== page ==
Thursday, March 24

"THE SCHIAVO PROTOCOL"

Joe Carter at "The Evangelical Outpost" links to this excellent post, written by Charlie Lehardy at "AnotherThink," that makes the case that much would be different had Theresa Schindler-Schiavo married a better man than Michael Schiavo:

What might have happened if Terri Schiavo had married someone better than Michael? He seems to have responded to her illness with anger and resentment, not on her behalf, but towards her. At a time when she needed him most, he abandoned her for another woman, without even the respect to file for a divorce. He got on with his life and left her to die. In an earlier age, a man like that would have been branded a cad.

Enter the Schiavo Protocol. Men and women who are incapacitated, even when they face no immediate risk of dying, may now be declared unfit for further life-sustaining care. If an estranged husband can achieve this result over the objections of his wife's own parents, surely insurance companies, the Veterans Administration, Medicare, and other health-care funding agencies will realize that they might make use of this precedent as well, to cut off care for chronically ill patients when they have become a drain on our national healthcare resources.

A compassionate nation does not leave its wounded by the side of the road. The Schiavo Protocol is exquisitely Darwinian but appallingly inhumane. Completely apart from the dictates of any religious faith, the qualities of mercy, compassion and sympathy for the weak set us apart from every other species; they are core values in what we proudly call "civilization."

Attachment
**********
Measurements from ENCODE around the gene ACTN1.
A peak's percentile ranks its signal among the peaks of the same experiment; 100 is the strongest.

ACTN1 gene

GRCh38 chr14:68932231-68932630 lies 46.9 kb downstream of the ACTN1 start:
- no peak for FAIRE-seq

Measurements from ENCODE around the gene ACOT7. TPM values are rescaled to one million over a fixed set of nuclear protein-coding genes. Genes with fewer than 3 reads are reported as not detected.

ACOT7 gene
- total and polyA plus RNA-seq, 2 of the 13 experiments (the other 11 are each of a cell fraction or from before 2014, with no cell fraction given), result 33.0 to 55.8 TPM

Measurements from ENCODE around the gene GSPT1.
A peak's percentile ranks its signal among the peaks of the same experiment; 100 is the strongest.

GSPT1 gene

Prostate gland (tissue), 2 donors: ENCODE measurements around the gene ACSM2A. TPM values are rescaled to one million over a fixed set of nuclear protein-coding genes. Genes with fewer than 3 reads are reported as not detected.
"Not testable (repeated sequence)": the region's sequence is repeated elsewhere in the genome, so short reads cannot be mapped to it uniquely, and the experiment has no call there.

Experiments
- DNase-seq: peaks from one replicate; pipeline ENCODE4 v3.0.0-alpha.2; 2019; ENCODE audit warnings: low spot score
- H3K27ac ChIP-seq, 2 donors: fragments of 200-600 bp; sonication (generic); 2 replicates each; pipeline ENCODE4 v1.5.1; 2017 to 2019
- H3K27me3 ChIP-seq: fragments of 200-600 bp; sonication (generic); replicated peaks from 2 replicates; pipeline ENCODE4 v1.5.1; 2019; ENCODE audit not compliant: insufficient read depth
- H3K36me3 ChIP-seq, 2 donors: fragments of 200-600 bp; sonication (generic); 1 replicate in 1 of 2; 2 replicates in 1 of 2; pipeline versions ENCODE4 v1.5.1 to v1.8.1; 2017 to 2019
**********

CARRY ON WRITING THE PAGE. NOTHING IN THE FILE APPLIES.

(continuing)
We have crossed the Rubicon. In the name of some twisted view of compassion, the Schiavo Protocol will arrogantly permit the killing of vulnerable men, women and children. Passive euthanasia—the denial of food and water—will lead inevitably to active euthanasia: assisted suicide and "mercy killing." Those who cannot walk the plank will be pushed off the boat.

There is no doubt that technology has leapt far ahead of our ethics. Many have said that we have no right to "play God." Tens of thousands are having their life-spans extended by amazing surgeries and miracle medicines. These same technologies can prolong life when the possibility for recovery is slim, or none.

We need to be realistic about a patient's prospects. We also need to respect doubt, and when there is doubt, to err on the side of life.

If only those making decisions in support of Michael Schiavo and his attorney George Felos had the commonsense and prescience of Mr. Lehardy.